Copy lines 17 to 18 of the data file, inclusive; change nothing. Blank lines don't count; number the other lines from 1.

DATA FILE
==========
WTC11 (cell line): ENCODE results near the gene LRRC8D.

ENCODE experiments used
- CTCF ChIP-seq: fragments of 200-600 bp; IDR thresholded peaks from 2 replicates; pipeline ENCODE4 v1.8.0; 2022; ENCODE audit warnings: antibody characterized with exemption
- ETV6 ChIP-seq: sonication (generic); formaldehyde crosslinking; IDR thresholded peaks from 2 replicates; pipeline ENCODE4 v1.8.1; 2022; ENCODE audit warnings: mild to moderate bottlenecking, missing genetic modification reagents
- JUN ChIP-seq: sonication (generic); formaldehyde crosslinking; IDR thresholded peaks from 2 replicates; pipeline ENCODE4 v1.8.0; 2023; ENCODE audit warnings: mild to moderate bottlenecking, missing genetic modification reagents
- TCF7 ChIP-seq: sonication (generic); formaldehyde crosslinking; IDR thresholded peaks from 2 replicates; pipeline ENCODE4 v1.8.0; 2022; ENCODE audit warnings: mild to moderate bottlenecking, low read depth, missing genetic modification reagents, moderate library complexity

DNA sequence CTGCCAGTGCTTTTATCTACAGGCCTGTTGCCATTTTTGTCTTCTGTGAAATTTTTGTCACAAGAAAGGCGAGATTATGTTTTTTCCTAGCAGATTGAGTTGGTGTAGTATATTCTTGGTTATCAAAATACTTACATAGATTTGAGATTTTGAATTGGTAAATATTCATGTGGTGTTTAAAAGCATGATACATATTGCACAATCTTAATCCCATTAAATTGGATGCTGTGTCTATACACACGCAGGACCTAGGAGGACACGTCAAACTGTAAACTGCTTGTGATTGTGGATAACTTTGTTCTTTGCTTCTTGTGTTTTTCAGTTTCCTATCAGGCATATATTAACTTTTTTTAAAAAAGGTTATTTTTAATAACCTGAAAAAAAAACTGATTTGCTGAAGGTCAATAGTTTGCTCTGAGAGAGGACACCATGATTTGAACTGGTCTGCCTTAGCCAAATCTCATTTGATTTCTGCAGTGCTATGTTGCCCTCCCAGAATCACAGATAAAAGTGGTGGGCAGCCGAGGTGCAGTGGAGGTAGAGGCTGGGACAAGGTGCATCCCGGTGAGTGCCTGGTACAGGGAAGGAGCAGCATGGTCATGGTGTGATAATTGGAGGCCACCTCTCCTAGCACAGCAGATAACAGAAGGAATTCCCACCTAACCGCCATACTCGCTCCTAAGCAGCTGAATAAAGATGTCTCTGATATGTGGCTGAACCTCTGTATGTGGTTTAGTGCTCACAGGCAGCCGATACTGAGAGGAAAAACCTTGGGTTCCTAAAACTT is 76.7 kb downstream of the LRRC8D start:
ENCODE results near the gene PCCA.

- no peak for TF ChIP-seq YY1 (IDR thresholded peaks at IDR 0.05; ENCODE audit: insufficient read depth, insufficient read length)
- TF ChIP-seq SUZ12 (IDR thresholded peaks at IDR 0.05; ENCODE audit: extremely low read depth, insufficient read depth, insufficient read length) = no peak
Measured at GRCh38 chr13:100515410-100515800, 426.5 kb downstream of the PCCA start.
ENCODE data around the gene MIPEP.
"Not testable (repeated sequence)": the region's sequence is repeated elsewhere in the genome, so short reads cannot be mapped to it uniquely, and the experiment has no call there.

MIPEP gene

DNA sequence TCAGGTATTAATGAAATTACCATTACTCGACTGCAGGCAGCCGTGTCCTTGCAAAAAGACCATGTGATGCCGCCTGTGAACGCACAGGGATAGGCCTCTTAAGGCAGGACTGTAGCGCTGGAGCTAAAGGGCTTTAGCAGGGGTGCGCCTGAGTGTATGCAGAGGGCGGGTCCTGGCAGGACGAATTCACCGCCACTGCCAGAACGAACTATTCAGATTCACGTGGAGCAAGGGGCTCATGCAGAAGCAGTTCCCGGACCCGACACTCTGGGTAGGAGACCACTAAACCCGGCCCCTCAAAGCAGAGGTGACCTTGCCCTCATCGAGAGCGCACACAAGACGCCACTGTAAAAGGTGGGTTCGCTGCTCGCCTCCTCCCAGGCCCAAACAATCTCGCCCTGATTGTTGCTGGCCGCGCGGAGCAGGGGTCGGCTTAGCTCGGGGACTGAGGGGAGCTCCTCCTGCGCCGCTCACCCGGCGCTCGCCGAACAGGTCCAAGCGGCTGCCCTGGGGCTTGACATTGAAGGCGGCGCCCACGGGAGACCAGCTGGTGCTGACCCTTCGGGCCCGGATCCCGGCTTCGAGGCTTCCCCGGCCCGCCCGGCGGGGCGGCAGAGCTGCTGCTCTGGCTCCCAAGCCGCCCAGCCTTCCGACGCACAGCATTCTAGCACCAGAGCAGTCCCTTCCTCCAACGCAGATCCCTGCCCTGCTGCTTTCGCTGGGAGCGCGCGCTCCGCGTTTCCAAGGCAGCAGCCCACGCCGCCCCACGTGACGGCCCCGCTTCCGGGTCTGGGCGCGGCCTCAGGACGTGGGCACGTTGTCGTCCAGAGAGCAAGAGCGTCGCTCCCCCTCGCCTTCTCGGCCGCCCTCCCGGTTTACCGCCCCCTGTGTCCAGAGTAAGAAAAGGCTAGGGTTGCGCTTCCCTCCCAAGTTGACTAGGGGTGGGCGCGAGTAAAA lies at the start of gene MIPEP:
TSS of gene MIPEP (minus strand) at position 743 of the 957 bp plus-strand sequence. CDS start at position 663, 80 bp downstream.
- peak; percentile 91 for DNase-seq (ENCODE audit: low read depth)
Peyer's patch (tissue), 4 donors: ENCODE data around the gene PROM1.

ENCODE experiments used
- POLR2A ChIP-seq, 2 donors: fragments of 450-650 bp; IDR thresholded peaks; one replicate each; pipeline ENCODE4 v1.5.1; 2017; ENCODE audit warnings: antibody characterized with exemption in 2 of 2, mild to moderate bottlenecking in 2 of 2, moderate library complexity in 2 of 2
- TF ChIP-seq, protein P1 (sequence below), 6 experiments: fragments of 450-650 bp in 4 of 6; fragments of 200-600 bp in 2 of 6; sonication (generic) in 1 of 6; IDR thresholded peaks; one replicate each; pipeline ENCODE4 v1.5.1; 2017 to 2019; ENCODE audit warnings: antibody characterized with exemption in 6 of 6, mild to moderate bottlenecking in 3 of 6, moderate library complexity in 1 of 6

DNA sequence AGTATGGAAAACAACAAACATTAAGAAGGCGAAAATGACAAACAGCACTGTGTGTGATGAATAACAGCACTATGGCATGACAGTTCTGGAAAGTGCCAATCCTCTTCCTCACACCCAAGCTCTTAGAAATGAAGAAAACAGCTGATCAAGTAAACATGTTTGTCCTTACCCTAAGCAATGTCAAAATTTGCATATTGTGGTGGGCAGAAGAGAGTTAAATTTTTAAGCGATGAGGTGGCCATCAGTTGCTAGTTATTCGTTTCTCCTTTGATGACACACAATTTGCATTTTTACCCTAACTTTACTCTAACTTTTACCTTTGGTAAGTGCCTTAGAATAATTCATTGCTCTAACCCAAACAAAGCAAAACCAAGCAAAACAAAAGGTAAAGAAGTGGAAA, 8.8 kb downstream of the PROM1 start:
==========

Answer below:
- peak; percentile 91 for DNase-seq (ENCODE audit: low read depth)
Peyer's patch (tissue), 4 donors: ENCODE data around the gene PROM1.